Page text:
Old man, the bite has taken away so much.
Your deformity makes me laugh.
Out on the ledge I left you –
I left you without a hole to hide in, red face shriveling
under the sun’s glare, browning slowly in despair.
It’s not easy to explain the things in your world.
If you couldn’t be swallowed whole like a fawning cherry,
then you shall suffer to be sliced into appropriate sizes.
I’m no god of yours. But I could be a mouth,
a stem, a colossus, or the orchard from which you come forth.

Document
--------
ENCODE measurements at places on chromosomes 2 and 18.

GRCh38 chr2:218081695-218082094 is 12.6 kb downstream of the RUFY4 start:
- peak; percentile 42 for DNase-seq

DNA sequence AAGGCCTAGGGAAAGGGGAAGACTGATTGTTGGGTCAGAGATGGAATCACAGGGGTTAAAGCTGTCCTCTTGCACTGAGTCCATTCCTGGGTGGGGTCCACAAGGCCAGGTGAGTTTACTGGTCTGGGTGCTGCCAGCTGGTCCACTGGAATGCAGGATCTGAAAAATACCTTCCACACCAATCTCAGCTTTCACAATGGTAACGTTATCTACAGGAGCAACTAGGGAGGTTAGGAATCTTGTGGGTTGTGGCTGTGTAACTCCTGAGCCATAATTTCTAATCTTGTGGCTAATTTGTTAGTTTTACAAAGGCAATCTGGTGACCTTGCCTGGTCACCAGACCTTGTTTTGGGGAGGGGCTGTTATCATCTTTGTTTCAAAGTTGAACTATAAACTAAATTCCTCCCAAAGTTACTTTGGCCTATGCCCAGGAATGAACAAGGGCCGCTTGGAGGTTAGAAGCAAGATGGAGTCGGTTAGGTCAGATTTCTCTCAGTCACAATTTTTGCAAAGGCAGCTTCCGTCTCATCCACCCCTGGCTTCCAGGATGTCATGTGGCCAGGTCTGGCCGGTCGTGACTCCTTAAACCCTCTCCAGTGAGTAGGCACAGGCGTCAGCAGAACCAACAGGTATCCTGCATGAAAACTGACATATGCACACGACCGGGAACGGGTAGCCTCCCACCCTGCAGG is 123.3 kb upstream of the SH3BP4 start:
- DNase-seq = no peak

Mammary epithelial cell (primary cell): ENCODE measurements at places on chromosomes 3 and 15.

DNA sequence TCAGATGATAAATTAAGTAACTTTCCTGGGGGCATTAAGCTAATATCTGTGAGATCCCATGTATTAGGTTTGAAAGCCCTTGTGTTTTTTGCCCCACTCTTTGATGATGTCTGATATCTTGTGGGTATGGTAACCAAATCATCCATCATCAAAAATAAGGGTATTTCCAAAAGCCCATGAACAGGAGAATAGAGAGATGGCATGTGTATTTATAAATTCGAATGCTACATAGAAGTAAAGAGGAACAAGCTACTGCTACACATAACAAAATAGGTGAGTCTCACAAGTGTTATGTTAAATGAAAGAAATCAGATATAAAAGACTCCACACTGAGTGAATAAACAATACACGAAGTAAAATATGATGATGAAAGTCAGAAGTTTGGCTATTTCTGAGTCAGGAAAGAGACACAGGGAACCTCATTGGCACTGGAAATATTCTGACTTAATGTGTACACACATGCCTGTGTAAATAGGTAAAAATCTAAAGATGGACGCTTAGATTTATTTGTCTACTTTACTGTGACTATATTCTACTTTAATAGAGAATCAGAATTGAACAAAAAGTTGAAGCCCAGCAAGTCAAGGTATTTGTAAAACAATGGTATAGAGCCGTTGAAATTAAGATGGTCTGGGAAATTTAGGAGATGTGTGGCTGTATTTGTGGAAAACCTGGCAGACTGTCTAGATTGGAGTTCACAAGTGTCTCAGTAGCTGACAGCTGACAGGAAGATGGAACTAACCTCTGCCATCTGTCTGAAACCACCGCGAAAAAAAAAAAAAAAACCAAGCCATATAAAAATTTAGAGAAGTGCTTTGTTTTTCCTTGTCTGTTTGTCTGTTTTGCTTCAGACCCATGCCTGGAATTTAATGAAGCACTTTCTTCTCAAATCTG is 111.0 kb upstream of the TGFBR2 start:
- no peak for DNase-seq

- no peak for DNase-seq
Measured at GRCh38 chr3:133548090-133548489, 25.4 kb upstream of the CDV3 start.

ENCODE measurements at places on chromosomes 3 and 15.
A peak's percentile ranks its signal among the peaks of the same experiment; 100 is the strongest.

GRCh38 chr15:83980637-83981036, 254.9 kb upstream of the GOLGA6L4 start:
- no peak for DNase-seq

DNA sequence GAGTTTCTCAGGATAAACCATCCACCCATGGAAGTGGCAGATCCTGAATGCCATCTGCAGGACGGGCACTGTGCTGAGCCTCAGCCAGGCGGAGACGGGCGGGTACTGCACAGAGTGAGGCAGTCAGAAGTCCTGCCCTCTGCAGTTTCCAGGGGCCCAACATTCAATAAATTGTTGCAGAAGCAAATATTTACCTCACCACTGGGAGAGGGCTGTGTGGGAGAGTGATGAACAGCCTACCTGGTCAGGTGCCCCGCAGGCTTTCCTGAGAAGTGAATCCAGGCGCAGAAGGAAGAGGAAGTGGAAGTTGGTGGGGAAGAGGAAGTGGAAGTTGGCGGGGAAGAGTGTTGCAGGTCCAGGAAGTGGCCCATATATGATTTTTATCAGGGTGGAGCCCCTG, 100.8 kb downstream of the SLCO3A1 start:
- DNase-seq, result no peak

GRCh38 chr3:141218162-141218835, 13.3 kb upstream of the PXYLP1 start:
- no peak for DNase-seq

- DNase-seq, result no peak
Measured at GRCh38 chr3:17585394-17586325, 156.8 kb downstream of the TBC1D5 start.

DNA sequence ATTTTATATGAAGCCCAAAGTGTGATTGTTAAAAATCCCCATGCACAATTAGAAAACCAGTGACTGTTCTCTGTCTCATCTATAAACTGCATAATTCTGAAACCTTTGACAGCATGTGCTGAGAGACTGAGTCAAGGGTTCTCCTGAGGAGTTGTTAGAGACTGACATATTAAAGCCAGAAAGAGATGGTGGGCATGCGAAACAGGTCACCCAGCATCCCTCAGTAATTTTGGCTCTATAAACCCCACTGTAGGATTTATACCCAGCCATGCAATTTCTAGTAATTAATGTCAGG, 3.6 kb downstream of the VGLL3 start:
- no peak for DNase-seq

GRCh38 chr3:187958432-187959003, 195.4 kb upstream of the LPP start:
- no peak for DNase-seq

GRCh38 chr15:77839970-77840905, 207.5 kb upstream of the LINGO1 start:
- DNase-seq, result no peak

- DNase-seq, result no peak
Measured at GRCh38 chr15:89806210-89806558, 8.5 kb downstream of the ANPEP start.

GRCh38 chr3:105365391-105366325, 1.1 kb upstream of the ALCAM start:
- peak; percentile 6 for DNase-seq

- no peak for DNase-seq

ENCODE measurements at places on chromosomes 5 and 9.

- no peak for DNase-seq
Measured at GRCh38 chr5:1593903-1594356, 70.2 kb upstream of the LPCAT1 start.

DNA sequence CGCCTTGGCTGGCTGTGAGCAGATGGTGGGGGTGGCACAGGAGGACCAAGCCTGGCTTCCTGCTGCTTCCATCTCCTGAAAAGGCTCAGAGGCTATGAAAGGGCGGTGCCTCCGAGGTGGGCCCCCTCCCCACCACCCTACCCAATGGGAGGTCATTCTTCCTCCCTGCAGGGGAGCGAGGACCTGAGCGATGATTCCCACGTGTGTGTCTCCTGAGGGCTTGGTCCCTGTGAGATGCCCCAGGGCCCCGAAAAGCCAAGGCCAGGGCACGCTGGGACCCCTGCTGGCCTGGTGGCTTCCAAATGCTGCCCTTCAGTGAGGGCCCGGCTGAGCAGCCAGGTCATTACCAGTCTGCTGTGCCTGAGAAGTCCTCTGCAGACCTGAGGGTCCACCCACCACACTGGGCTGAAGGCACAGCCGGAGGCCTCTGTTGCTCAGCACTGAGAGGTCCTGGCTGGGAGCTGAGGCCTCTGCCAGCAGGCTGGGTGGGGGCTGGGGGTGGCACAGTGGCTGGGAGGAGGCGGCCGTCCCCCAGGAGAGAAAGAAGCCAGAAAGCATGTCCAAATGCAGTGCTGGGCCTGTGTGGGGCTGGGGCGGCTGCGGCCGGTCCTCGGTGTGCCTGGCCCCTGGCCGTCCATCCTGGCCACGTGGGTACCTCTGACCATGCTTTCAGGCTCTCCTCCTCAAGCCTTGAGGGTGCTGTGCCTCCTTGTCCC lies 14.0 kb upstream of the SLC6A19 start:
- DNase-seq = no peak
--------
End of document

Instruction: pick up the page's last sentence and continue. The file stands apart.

Old man, the blood you bleed is sweet.
Your anemic face stares up at nothing.
Of my own body you remind me –
You remind me of my own worm-eaten flesh, tossed
into the cruel October air, browning slowly in despair.
It’s not easy to explain the things in my world.
When your core grows bitter you will understand me,
until then we are two apples hanging onto the same tree.
Who is this god of ours. Is he a mouth,
a stem, a colossus, or the orchard from which we come forth.
Writer’s Note: My husband, who reads my blog regularly, was so amused with my previous poem Onion that he commissioned me to write a poem about an apple. In fact, he commissioned me to write a poem about every single fruit in our fridge – rolling my eyes. In any case I thought I’d start with the apple. So here it is, enjoy it, honey!